Activists have been calling attention to tragic, preventable deaths of young adults with Type 1 diabetes who are not able to afford their insulin. At the same time, overtreatment of older adults for Type 2 diabetes is common, harmful, and preventable.
A recent study by Grace K. Mahoney, MS of the Department of Biomedical Informatics, Harvard Medical School; Henry J. Henk, Vice President of Research at OptumLabs in Cambridge, MA; and Dr. Rozalina J. McCoy, endocrinologist at the Mayo Clinic, finds that inappropriately intensive treatment of type 2 diabetes leads to thousands of hospitalizations and emergency department visits for low blood sugar (clinically known as hypoglycemia) each year. While other studies have estimated the rates of overtreatment of diabetes in certain populations, this is the first study to estimate the number of hospitalizations and ED visits attributable to intensive treatment of diabetes in the full US population.
Type 2 diabetes is a chronic condition that affects nearly one in ten Americans. Type 2 diabetes is usually treated with diet, exercise, and sometimes medications to lower blood sugar levels. Keeping patients’ blood sugar levels under control is important for reducing diabetes symptoms and complications. However, lowering blood sugar too much can cause hypoglycemia, which can lead to fainting, seizures, and even coma.
Patients who are older and have multiple chronic conditions are at greater risk of adverse drug events like hypoglycemia. In fact, diabetes medications are among the most commonly implicated in ADEs leading to ED visits for Americans age 65 and older. Guidelines recommend that patients who are older or have multiple chronic conditions or advanced conditions (such as dementia or chronic kidney disease) be treated less intensively for type 2 diabetes, and that clinicians use a higher blood sugar target for these patients than for younger, healthier patients.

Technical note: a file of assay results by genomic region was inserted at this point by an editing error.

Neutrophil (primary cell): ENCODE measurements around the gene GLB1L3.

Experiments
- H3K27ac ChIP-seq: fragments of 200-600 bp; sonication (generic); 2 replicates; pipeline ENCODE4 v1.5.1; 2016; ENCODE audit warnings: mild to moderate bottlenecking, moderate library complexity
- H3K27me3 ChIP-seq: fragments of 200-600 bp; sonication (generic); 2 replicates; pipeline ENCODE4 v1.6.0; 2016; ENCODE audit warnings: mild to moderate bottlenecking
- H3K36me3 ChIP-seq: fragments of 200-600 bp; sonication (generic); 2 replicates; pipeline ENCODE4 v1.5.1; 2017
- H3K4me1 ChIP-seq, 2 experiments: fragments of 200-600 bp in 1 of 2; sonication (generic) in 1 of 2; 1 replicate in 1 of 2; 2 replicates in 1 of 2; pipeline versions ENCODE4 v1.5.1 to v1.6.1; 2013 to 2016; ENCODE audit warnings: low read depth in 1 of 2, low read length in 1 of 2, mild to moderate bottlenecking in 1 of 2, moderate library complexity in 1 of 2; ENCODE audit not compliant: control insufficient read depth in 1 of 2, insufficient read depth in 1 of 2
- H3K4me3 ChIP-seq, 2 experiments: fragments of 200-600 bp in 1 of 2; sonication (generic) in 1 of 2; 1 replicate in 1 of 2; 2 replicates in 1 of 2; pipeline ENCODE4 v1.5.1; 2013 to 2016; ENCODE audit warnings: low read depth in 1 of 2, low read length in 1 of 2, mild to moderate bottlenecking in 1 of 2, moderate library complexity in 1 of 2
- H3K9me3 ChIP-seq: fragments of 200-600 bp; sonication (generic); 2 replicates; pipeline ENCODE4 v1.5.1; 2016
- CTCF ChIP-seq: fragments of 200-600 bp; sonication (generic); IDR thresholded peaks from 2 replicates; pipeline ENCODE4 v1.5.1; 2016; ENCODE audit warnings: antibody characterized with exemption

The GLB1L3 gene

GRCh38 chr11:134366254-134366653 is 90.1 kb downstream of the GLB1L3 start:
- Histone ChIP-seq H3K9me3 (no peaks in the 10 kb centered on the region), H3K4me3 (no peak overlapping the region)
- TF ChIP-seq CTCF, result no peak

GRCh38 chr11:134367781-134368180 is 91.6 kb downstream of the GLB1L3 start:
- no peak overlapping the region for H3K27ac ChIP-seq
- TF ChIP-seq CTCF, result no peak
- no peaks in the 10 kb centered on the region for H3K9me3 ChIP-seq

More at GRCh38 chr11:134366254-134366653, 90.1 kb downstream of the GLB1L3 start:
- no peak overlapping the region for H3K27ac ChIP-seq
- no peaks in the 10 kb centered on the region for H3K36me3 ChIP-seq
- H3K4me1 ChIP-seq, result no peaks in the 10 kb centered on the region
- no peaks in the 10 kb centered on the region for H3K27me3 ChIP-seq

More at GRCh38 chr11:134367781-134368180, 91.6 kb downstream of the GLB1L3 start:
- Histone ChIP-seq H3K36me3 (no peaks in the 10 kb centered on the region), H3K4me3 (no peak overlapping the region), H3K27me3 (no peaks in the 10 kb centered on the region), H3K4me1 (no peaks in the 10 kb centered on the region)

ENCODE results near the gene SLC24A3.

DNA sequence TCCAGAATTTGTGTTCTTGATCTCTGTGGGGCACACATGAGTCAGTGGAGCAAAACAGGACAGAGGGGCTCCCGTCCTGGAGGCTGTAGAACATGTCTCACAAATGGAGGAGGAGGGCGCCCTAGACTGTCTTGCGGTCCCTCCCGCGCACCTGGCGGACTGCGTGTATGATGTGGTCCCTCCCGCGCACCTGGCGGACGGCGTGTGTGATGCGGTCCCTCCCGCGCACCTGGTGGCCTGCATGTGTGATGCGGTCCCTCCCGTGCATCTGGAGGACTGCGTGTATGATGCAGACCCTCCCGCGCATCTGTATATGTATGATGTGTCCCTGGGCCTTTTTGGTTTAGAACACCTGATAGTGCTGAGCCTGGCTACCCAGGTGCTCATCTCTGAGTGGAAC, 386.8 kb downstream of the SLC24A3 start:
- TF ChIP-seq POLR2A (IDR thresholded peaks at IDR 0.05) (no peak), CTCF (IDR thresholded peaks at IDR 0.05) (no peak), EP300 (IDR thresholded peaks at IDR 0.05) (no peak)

Nevertheless, Mahoney et al. found that between 2011-2014, about 21% of patients with below-average blood sugar levels were treated with medications to further lower their blood sugar, regardless of their age or other chronic conditions. As a result, there were more than 9,500 hospitalizations and ED visits for hypoglycemia over a two-year period due to intensive diabetes treatment. About 8,200 of these events could have been avoided if clinicians had identified the patient as someone at higher risk for hypoglycemia and treated them less intensively.
“Intensive treatment is a risk factor for hypoglycemic events. This is something that we as clinicians have control over and can prevent,” said study author Dr. Rozalina McCoy. “We need to recognize that there is no one-size-fits-all approach to lowering blood sugar.”
Patients can also help prevent future adverse events by telling their clinical team if they have an episode of hypoglycemia, and by asking about the harms and benefits of medications to lower blood sugar.